Letter to the editor: ‘Amazing Grace’

To the editor:

The debate is about who we are. We seem to be searching the mirrored face of America for clues. How can we know what we should do if we can’t agree about who we are? Health care, immigration, climate change, wars, guns? It boils down to the three basic questions. What can we know? What must we do? What can we hope for?

We can read history books and books about philosophy or theology. We can talk to the scientists about their measurements. Not bad places to start. We should also surely read the Bible, maybe some Shakespeare, Walt Whitman, some Carl Sandburg and some Robert Frost. Certainly, Thomas Jefferson and Abraham Lincoln. There are sacred words to be found in the Declaration of Independence and in the Gettysburg Address.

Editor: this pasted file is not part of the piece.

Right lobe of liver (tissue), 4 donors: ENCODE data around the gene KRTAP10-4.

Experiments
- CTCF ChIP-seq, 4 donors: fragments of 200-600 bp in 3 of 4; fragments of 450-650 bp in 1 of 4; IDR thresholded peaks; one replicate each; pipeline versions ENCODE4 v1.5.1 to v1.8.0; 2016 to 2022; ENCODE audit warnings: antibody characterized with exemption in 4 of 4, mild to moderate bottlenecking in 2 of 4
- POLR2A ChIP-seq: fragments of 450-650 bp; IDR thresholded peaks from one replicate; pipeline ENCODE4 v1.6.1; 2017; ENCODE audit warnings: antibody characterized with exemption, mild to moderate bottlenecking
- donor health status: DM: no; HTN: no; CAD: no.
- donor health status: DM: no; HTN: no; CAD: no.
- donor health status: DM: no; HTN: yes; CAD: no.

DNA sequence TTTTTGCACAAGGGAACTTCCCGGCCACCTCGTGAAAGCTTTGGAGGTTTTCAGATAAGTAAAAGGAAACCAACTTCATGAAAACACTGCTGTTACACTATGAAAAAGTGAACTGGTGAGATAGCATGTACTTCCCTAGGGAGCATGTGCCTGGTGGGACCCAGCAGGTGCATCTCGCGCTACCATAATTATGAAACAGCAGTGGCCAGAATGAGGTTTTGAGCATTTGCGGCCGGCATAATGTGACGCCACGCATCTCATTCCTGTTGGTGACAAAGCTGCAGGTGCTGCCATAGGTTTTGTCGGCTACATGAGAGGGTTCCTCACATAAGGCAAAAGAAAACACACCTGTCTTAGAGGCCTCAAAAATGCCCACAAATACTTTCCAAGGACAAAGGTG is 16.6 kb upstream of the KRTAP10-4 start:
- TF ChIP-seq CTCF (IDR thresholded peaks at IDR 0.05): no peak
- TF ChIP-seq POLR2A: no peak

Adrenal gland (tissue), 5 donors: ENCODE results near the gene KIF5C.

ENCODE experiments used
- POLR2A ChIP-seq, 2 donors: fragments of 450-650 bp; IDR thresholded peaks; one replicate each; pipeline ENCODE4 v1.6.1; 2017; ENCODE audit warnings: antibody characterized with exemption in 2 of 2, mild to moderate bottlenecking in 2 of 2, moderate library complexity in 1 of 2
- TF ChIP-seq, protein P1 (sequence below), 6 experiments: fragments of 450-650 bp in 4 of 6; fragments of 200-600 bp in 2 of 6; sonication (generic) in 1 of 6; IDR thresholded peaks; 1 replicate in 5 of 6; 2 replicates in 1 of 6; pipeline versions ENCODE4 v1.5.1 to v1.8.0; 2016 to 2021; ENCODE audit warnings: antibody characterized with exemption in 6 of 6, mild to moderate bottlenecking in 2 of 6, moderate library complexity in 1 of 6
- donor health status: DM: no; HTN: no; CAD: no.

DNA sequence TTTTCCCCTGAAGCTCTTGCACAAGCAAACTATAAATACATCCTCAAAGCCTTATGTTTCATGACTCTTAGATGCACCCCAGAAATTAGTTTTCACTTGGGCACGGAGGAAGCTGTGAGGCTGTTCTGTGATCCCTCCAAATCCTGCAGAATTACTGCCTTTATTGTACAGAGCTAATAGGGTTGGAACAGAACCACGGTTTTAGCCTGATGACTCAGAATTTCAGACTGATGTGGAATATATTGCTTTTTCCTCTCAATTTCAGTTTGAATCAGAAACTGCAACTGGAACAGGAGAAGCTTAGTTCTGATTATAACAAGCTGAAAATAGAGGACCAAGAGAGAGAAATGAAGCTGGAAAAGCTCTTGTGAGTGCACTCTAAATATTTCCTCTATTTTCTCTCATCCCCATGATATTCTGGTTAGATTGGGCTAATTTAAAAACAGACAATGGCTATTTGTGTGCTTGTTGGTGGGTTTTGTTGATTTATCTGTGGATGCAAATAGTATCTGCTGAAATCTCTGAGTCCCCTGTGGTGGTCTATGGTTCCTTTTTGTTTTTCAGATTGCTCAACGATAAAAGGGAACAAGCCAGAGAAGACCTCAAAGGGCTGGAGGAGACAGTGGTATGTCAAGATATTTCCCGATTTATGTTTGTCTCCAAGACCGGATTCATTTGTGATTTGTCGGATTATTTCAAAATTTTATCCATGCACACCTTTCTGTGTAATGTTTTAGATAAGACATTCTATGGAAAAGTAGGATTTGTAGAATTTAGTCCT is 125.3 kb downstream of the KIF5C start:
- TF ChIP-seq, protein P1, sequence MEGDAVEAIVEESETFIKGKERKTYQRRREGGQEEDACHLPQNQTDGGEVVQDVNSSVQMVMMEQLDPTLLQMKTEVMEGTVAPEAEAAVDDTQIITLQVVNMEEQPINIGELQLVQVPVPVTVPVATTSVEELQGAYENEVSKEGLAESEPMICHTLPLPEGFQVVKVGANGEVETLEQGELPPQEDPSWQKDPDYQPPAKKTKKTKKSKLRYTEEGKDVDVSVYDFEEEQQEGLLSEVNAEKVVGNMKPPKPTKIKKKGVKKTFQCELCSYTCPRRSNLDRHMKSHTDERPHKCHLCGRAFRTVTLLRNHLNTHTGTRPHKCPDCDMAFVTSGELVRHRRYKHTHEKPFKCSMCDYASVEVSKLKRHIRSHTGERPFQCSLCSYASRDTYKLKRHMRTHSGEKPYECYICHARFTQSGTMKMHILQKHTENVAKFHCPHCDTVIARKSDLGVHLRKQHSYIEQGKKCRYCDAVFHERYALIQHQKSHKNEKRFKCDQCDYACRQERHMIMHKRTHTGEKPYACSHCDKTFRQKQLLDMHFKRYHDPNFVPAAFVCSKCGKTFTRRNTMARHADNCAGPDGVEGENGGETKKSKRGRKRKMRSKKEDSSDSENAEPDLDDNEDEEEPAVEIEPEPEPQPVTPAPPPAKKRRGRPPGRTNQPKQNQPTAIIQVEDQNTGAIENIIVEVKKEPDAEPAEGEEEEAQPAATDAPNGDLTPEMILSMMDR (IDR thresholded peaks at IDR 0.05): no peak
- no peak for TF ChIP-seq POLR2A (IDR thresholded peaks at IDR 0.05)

But even these are not enough; they don’t tell us enough about what makes America or makes up Americans. They don’t fully explain Woodstock or Nashville or Motown or Omaha Beach. They don’t explain baseball, jazz or the NBA. They can’t make us understand both Jim Crow and Atticus Finch.

We’re all searching, or we should be, but I think I glimpsed a corner of the mirror recently when I watched Aretha Franklin’s “Amazing Grace.” I saw us there. Subtract what you’ll find there from the rest of whatever else you believe you know about us and there won’t be enough left to matter. Certainly not enough to justify any enlarged view of ourselves. But watch and listen to Franklin’s synthesis and find our Amazing Grace.

William Skepnek,



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